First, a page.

Name: Frances Pearson
Question: I am a small stockholder. My portfolio is all blue chip. Stockholders in every company are trying to control executive compensation- to no avail. (I vote for all stockholder proposals and do not give my proxy to try to help.) What is going on? Suspicious by nature, I am wondering if representatives of big institutional investors who vote millions of proxies are given Board membership and compensation to keep the status quo. Why on this issue and others is it so impossible for stockholders to have any power?
Paul Solman: No, naked corruption does not explain the problem of what has long been called “entrenched management.” Complacency does.
The theory of corporate governance is clear enough. Stockholders buy ownership “shares” of the firm. There being too many of them to exercise control, they elect representatives to a Board of Directors to oversee top management, which supposedly runs the firm to maximize the profits of the shareholders.
But as far back as the 1930s, a fundamental flaw was recognized: ownership, if widely enough dispersed, has no real incentive to vote for directors.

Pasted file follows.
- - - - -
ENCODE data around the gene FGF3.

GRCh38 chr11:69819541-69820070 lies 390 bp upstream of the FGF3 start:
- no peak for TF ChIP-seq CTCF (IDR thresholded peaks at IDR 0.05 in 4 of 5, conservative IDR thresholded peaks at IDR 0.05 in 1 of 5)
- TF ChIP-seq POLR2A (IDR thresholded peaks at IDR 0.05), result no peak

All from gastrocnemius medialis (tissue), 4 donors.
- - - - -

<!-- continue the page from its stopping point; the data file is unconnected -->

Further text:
There is, in economics, the famous “paradox of voting.” In a sufficiently large electorate, why would anyone bother to vote after weighing the considerable costs (learning about the candidates, getting to the polls, waiting on line, etc.) against the vanishingly small likelihood that the vote will make a difference — either to the outcome or the voter’s welfare?
If you have ever owned stock, you’ve surely experienced this problem. A “proxy statement” comes in the mail. Names are on it. But short of a CSI-style investigation, it is well nigh impossible to evaluate them. So you throw the statement out, maybe even tearing or shredding it first because it has all sorts of numbers that might appeal to an identity thief (though you know you’re almost surely being paranoid).
Problem is, management knows you have no incentive to monitor the Board. So the CEO typically hand picks its members on the basis of friendship, business relationships, celebrity, public relations.
You wonder if institutional investors are on the take. But in fact, the only serious challenges to management-favored board members in recent years have come from the institutions, who have both the votes and the incentive — or at least more of one — to challenge floundering firms.